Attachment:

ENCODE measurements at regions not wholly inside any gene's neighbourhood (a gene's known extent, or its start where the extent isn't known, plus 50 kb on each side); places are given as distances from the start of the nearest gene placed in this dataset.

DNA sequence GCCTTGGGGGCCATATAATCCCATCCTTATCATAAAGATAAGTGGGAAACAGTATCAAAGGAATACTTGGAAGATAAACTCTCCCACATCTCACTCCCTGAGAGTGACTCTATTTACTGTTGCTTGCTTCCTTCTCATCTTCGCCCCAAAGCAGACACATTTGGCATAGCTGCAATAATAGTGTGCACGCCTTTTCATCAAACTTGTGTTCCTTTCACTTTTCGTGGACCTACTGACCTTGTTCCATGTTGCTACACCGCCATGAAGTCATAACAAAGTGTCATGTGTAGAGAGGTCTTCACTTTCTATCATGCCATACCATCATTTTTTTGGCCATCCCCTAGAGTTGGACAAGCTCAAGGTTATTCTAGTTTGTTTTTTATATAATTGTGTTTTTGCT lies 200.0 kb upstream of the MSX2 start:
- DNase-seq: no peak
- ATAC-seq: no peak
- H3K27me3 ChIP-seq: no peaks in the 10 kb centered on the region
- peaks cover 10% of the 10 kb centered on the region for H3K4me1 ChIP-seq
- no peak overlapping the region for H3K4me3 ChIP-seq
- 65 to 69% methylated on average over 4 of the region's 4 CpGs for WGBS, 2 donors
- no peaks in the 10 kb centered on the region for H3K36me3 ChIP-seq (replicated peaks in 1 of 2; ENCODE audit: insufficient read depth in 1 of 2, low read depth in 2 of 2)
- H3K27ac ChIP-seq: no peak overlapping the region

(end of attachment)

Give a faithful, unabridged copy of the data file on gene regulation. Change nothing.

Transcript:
ENCODE measurements at regions not wholly inside any gene's neighbourhood (a gene's known extent, or its start where the extent isn't known, plus 50 kb on each side); places are given as distances from the start of the nearest gene placed in this dataset.

DNA sequence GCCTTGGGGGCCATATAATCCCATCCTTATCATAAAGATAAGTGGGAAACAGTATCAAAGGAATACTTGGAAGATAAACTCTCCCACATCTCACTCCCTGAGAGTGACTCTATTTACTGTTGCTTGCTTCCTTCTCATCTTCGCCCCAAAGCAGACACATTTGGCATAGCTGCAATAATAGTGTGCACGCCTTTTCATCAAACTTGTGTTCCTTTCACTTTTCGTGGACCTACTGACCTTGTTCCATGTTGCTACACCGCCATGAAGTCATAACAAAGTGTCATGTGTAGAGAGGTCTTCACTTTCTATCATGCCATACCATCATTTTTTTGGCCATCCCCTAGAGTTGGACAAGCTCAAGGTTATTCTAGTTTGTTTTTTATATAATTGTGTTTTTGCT lies 200.0 kb upstream of the MSX2 start:
- DNase-seq: no peak
- ATAC-seq: no peak
- H3K27me3 ChIP-seq: no peaks in the 10 kb centered on the region
- peaks cover 10% of the 10 kb centered on the region for H3K4me1 ChIP-seq
- no peak overlapping the region for H3K4me3 ChIP-seq
- 65 to 69% methylated on average over 4 of the region's 4 CpGs for WGBS, 2 donors
- no peaks in the 10 kb centered on the region for H3K36me3 ChIP-seq (replicated peaks in 1 of 2; ENCODE audit: insufficient read depth in 1 of 2, low read depth in 2 of 2)
- H3K27ac ChIP-seq: no peak overlapping the region